Sunday, October 11, 2009

OCTOBER 8 - SASKATOON, SK - Skull Juice and Tumbleweeds


I know what you're thinking: "How in the heck did you guys end up in Saskatoon?" It's a fascinating, endearing tale really, and I feel oh-so compelled to share it with you, my loyal readers.

We had just finished playing a wonderful show in Winnipeg on Tuesday (thanks to the many Peggers for attending!), and began to plan our grueling 825-mile journey to Calgary. We were told that the only town for miles betwixt those two fair cities was Saskatoon, so since we feared we'd end up famished and frozen on the side of the road (or hacked up by a crazed hermit), we took the advice and headed slightly north - even though Calgary is (essentially) directly west...

The drive was so bleak - for miles under smokey skies we could see nothing but an expanse of pale, dried-up grass and deciduous trees of violet and viridian hues. There was the occasional farm, surrounded by bails of hay or tumbleweed - yes, that's right - tumbleweed - but it was so desolate that it actually made us feel good about our wacky decision to head north.


After 9 hours of sheer boredom and starvation, we finally made it to Saskatoon, and I was amazed we hadn't started to determine who the weakest member of the crew was, to be sacrificed to cater the rest of the us. We checked into our hotel as quickly as humanly possible, and boy were we lucky, as we snagged the last two rooms. When we asked the clerk what was going on in town, he smiled:

"Oh ya, there's a big hockey game tonight, eh."
Adrian squinted with confusion, à la Larry David, "Is there anything else happenin'? Live music, perhaps?"

Words could not have conveyed any more information than his utterly empty stare.

Against better judgment, we took his recommendation for dinner. The 2nd Ave Grill ended up being fine, but we're admittedly spoiled when it comes to food - we just have really high standards. This was possibly the best restaurant in town, though... but my "pan-seared scallops" were more like "boiled frozen mystery mollusks."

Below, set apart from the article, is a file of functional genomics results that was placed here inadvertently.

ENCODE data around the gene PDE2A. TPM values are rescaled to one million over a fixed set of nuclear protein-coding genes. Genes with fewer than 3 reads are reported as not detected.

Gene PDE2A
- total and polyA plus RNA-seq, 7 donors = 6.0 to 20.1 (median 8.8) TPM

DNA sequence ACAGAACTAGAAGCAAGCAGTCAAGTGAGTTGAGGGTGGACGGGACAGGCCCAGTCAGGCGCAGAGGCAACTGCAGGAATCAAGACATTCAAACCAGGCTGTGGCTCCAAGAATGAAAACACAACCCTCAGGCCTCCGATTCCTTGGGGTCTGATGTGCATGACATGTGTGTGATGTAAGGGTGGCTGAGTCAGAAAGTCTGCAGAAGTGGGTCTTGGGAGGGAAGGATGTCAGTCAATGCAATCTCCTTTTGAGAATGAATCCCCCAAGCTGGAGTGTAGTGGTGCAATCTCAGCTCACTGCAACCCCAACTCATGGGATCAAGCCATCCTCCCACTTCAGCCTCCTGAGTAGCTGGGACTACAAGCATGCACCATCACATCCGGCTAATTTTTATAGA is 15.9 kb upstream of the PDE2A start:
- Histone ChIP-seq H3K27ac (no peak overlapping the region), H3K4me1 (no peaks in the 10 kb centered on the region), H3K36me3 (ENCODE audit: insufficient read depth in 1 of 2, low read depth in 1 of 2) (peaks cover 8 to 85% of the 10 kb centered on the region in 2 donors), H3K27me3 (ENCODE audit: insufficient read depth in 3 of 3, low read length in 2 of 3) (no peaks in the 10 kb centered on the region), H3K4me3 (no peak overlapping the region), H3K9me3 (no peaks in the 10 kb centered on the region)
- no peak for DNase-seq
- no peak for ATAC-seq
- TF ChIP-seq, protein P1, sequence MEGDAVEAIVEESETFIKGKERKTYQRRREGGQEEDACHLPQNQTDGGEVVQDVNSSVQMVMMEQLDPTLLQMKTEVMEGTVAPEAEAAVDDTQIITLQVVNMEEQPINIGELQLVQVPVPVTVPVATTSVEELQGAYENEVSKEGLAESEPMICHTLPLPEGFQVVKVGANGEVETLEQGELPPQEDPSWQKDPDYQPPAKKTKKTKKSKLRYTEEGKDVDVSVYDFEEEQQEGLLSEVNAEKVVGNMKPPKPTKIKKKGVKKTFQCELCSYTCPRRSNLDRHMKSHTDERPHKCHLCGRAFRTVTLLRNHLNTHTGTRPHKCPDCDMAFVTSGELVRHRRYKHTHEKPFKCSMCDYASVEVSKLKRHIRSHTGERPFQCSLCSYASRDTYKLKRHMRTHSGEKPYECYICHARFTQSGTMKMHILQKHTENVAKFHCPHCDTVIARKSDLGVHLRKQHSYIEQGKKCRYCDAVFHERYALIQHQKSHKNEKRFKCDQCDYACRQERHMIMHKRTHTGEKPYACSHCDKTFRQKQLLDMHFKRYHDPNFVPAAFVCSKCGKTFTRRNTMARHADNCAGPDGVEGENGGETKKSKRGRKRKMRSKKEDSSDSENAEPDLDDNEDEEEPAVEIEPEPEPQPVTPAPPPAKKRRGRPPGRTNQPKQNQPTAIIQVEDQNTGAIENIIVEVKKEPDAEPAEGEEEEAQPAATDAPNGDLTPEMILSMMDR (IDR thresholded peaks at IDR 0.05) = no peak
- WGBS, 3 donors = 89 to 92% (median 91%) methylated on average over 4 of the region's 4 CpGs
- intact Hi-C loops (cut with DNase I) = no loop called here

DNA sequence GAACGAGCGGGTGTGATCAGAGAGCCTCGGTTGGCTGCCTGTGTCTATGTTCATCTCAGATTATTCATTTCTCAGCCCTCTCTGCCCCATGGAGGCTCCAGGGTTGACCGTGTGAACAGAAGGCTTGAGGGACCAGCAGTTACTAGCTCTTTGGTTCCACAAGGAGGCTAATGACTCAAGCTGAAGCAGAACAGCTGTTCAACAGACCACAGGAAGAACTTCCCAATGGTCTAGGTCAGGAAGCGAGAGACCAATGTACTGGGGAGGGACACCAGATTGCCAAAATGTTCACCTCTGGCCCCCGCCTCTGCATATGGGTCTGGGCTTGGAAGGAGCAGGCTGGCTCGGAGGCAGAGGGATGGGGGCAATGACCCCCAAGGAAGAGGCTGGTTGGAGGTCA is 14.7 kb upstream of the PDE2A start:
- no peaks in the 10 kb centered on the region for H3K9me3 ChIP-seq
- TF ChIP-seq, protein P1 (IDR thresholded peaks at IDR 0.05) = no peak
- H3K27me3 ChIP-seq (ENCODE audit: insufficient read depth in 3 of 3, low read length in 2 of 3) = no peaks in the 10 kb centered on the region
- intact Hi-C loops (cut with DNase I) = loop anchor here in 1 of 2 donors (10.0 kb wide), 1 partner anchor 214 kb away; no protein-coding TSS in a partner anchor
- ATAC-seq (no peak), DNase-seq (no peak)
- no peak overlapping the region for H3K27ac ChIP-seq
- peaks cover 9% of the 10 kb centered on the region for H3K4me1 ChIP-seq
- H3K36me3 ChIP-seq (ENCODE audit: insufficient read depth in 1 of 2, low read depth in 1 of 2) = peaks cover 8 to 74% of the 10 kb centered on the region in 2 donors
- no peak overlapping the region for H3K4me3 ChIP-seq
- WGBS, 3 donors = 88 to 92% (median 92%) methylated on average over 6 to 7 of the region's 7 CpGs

The service was definitely excellent, however, and they suggested we go to the Tapas bar across the street for drinks. The bartenders were skilled and sassy over there - especially Joe Jackson (not to be confused with the singer), who made excellent beverages decanted from a crystal skull. Eventually we discovered that he was a musician as well (again, he's not to be confused with the singer), so we traded gig stories and talked about where we'd play if we ever got booked in Sasquatch City. It was great fun, but after a round or so, we were ready for bed.

The next morning, we found a Denny's (I couldn't get online to find anything else) and paid way too much for cold eggs (it was attached to a hotel) - but no matter, we just wanted to get the heck out of Saskatoon and on to Calgary. When we got on the highway, we soon realized our trip was going to be even worse than the day's prior. It wasn't just bleak - it was treacherous. There were only two lanes - one going in each direction, with nothing like a median to divide the road. So imagine us, barreling down the road to get to civilization, passing trucks in the wrong lane, potentially ramming into cars head-on. Our stomachs turned every time we succeeded an opponent. When we finally made it to the Drumheller/Three Hills intersection (which would eventually lead to a four lane highway), we realized we were out of gas. We couldn't see (and hadn't seen) a station for miles, so we looked up the nearest one in Genie. Luckily, there were two in Three Hills - but none for miles after that, so we knew we had to drive a bit out of the way, but at least we wouldn't be stranded, preserved perhaps forever in ice in Nowhere, Alberta. Immediately Genie prompted us to turn left - down a muddy, gravel road which seemingly led to nothing but more bails of hay. Eventually, we inched our way through the muck to the quaint town of Three Hills, where we were delighted to find a service station and - yep, you guessed it - a Subway. The sole kid working there was blasting Dashboard Confessional like it was the latest craze. Ugh. Everyone grabbed a sandwich - except for me - come on, I wasn't gonna settle for toppings on a roll after having starved all day. Everyone gulped down their meal (yes, I'm implying that very little chewing was involved) and we piled back into the van, eager to complete the final 90 miles of our journey.

At long last, we arrived in Calgary, where it was 23°F and snowing:


Eric immediately began to set up his drums, and I witlessly ran back out into the tundra to find a quick meal. Of course I dragged my mom with me - misery loves company. Besides, she was still hungry after having a meager cheese and tomato sandwich. After scrambling around in the frigid, bitter rawness, we found our recommended spot - Veggie House. I ate my "meat" and veggie stir fry so quickly, I had to take a picture of Eric's in order to remember what even looked like... I vaguely recall that it was exemplary...



Meanwhile, we only had fifteen minutes for sound check, and it was then that we discovered that going to Saskatoon was entirely unnecessary - in fact, it was detrimental. We could have stayed in Medicine Hat, and saved two hours from our trip (and ridden on a nice, clean, four lane highway).

Oh the joy of touring - at least we got a humorous story out of it... hahaha... wannhhhh!


Steve Kostelecky said...

A most enjoyable post. Love the road stories.

matrok said...

Great road story. I worked exclusively in Canada from '89 to '94, know all those two lane highways very well. Saskatoon was NOT one of our strongholds, but have a couple good stories from there.